Letting Two Milliseconds Define Me
As I rekindle my passion for golf I am realizing some habitual patterns that keep showing up in my life.
Some of those habits serve my greater good and some of those habits have kept me locked in a cage feeling extremely limited.
One of my most recent moments of realization came after an almost three hour sweat drenched practice session on the practice green working on my chipping.
I am going to use a word that most golfers and athletes despise. It’s called the yips.
If you don’t know what the yips are, watch the Ted Lasso episode where Mexican footballer Dani Rojas comes down with the case of the yips and no one in the locker room even dares to utter the word as it feels like a curse.
The yips are a psycho-neuromuscular phenomenon that shows up as a spasm or a flinch in the body. For a golfer it typically shows up in the hands, wrists and forearms. It basically stems from fear or anxiety around performance.
For most of my life I have put so much pressure on myself to perform as an athlete as much of my identity was based on how I performed on the athletic field.
I have carried the story that I am loved for how I perform and not who I am for much of my life. It has seeped deep into my subconscious mind and has been trapped in my body at a cellular level. Letting go of that story has been a gradual process.
As I was on the chipping green the other day on a one hundred degree plus day in Florida I told myself I am going to figure this out no matter what it takes. I guess one of my good habits is perseverance. I do not give up easily.
As I was about two hours into practice session with the sun beating down on me struggling with the yips, inconsistency and lots of frustration, I had my epiphany. Thank goodness because I was starting to feel the effects of the heat.
Without getting technical, the difference between a well struck shot and one that is yipped is two milliseconds. It basically stems from how I start my downswing. I was letting two milliseconds define me resulting in anxiety and fear over a little white ball.
My mentality that I was holding onto was I am good if I hit a good shot and I am bad if I hit a bad shot. When I simply let go of judgment of good or bad and tuned into my awareness of how I started my downswing and let go of judging myself, all the tension left my body and I started hitting world class chip shots.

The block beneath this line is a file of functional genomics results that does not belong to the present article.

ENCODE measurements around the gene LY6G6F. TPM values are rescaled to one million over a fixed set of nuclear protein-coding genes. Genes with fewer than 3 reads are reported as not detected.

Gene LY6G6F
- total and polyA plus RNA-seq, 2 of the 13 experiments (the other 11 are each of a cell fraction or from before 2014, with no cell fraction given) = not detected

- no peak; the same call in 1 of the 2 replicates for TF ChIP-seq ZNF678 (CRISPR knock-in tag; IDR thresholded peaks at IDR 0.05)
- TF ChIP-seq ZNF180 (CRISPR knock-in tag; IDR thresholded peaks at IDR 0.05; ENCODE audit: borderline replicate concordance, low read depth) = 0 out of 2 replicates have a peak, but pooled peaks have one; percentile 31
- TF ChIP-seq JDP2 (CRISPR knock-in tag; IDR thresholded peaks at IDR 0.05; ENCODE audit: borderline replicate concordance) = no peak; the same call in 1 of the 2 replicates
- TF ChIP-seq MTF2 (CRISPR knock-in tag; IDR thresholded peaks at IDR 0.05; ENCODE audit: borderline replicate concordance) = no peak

How many of us have the yips in life because we are so caught up in judging ourselves as good or bad?
I would like to offer up a new possibility. What if we simply become more aware of the choices we make without judgment and make different choices that serve us better without beating the living daylights out of ourselves physically and emotionally? How freeing would that be in our lives?
If two milliseconds can be the difference between a world class shot and the yips, what small change can we make to move our lives in a positive and healthier direction? Think about that for a second.
We get caught up in thinking transformation is made up of these huge changes, but that’s not the truth. It’s these little two millisecond changes that occur consistently over time that make all the difference in the world.
I am going to put it in golf terms, but I think it fits for life.
Efficiency = Consistency + Power
We are efficient in our lives when we show up consistently in our own inner power not judging ourselves as good or bad. It’s a matter of simply accepting what is, learning from it and making the necessary adjustments to grow from our experience.
I am kissing my fear of the yips good-bye. So long friend. Thanks for being a great teacher. You have done a your job of trying to protect me, but I don’t fear you anymore. I know my life is more than golf. I know who I am is more than how I perform.
I simply know that I am a beloved son of God who is loved unconditionally, yips or not.
We can all overcome our yips in life when we realize and experience that unconditional love as children of God.
Lift Your Spirit,
Troy Ismir, MS
Inner Transformation Coach
Spiritual Golf Mentor
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